Patients were determined to be DRD positive if any of the following were present: at least 10% genome-wide loss of heterozygosity and/or alteration in a defined DRD associated gene (ATM, BARD1, BRCA1, BRCA2, BRIP1, CDK12, CHEK2, FANCA, NBN, PALB2, RAD51, RAD51B, RAD51C, RAD51D, and RAD54L) and/or prior confirmation of a germline alteration in BRCA1 or BRCA2.
The primary end point of the trial was PFS. Statistical analysis targeted a hazard ratio of 0.5, with a 20% one-sided α. PFS, which was investigator assessed by RECIST v1.1 criteria, was compared between trial arms in the intention-to-treat (ITT) population, within a Cox model. Secondary end points included overall survival (OS), confirmed response rates, maximum percentage decrease in measurable disease, safety, and tolerability.
Out of 248 patients, 74 (29.8%) were DRD positive and 40 were randomly assigned.
Within the ITT population, the median age was 70.5 years (range, 53-86); 35 (87.5%) patients had a primary bladder cancer and 18 (45%) had visceral metastases. Twenty-five patients (62.5%) received prior cisplatin-based chemotherapy and 36 (90%) achieved an objective response to first-line chemotherapy.
Additional results demonstrated that 9 (45%) and 14 (70%) patients in the rucaparib and placebo arms, respectively, had died. The median OS was not reached in the rucaparib arm and 72.3 weeks (80% CI, 51.7-85.4) in the placebo arm (HR, 1.22; 80% CI, 0.62-2.38; P = .35).
One confirmed partial response occurred in one patient (5%) treated with rucaparib. No other objective radiologic responses to treatment occurred on study, in either treatment group. The maximal percentage reduction in measurable disease was comparable between treatment arms, with medians of −5.8% (interquartile range [IQR], −21.2-36.3) and −4.9% (IQR, −17.9-37.7) for rucaparib and placebo, respectively.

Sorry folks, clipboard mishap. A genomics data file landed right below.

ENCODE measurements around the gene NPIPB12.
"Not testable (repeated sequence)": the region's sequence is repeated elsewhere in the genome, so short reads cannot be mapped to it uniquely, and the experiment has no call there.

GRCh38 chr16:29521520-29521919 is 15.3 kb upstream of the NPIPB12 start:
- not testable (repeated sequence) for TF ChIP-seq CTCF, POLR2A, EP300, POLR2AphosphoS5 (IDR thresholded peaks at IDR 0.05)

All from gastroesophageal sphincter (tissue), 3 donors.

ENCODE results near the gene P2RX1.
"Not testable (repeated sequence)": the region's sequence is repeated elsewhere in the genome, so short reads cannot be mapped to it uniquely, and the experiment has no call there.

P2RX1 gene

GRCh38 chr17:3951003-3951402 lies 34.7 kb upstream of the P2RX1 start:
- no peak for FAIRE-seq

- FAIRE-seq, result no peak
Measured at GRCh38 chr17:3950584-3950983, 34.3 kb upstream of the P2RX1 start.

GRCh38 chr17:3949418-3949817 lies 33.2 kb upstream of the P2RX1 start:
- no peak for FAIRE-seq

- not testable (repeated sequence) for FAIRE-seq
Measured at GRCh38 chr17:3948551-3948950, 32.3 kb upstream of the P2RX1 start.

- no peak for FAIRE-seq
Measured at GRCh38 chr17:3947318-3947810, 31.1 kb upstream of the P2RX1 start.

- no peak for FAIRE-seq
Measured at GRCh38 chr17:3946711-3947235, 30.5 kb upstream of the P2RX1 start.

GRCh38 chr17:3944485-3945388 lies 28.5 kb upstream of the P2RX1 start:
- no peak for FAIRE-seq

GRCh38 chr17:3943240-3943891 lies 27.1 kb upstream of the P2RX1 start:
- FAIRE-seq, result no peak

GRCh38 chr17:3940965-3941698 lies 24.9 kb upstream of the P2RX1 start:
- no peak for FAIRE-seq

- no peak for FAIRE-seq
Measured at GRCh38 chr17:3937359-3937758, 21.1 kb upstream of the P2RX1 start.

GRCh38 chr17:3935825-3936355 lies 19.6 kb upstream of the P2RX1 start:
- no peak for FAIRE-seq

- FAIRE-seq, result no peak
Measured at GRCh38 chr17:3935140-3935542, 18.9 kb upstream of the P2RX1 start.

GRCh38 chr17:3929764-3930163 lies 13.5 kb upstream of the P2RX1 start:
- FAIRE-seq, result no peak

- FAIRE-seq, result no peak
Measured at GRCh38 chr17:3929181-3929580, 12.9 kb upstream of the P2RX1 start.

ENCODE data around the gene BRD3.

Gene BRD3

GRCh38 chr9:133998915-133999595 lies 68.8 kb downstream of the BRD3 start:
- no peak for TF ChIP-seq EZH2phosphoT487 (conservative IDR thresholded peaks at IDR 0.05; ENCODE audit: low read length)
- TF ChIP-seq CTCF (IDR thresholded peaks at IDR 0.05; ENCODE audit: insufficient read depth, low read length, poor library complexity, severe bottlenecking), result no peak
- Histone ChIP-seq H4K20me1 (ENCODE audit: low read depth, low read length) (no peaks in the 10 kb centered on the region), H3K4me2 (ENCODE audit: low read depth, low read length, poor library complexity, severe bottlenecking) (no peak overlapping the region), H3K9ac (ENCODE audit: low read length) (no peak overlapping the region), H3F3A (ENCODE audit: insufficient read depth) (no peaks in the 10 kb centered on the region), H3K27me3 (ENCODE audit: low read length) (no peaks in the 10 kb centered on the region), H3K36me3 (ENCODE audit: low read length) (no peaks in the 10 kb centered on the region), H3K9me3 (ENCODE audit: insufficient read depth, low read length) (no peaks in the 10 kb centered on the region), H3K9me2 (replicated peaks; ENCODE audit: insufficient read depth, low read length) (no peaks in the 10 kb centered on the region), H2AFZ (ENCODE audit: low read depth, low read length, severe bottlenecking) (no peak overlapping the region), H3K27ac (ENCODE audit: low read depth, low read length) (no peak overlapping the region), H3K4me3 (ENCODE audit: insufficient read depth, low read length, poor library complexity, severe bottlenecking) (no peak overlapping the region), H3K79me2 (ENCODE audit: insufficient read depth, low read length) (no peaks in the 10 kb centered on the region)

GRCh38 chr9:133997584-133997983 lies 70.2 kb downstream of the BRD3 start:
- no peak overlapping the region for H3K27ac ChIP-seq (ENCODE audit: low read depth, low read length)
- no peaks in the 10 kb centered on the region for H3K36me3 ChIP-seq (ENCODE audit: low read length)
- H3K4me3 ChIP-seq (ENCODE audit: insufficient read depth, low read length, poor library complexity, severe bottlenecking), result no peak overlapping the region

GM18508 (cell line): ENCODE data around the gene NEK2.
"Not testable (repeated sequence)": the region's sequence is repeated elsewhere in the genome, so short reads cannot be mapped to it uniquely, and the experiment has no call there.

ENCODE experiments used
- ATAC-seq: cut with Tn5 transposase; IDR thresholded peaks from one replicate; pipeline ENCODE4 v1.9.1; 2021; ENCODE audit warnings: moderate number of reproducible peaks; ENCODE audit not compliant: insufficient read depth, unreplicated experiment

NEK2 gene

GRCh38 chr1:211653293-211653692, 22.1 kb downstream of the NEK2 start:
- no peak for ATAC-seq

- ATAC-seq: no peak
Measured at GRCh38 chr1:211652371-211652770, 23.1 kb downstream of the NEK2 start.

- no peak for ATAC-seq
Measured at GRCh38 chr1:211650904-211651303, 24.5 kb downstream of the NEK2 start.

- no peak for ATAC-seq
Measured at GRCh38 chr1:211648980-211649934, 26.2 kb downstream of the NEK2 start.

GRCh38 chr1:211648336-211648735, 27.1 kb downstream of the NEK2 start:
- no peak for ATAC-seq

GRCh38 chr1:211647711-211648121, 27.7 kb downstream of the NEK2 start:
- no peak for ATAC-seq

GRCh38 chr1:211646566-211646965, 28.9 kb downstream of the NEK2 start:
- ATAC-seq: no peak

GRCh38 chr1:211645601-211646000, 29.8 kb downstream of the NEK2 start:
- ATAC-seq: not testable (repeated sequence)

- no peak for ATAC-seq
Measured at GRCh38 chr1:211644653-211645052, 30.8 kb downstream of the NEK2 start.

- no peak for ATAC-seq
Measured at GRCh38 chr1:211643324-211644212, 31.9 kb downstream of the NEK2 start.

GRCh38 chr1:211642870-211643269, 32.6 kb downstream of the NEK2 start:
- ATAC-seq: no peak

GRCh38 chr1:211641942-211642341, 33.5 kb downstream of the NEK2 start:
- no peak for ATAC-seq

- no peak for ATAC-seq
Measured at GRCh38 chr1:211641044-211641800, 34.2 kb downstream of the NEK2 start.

In the safety population (n = 39), treatment-related adverse effects (TRAEs) were mostly low grade. Patients received a median of 10 cycles of rucaparib and 6 cycles of placebo.
All-grade TRAEs of fatigue (63.2% vs 30.0%; P = .03), nausea (36.8% vs 5.0%; P = .03), rash (21.1% vs 0%; P = .04), and raised alanine aminotransferase (57.9% vs 10%; P = .003) were more common in the rucaparib arm.
Five (26.3%) patients on rucaparib and 1 (5%) on placebo discontinued treatment because of treatment-related toxicity or patient decision. At least 1 dose reduction was required in 7 (36.8%) patients receiving rucaparib and 4 (20%) receiving placebo. No treatment-related deaths occurred.
The additional toxicity linked with treatment was consistent with previous experience for PARP inhibition, and rucaparib specifically, according to the study authors.
“Further development of PARP inhibition in metastatic urothelial cancer is now warranted,” the authors concluded. “This may require combination strategies and will require further scrutiny of patient genomic phenotypes to optimally integrate into the increasingly complex treatment pathway for this disease.”
Crabb SJ, Hussain S, Soulis E, et al. A randomized, double-blind, biomarker-selected, phase II clinical trial of maintenance poly ADP-ribose polymerase inhibition with rucaparib following chemotherapy for metastatic urothelial carcinoma. J Clin Oncol. Published online August 12, 2022. doi:10.1200/JCO.22.00405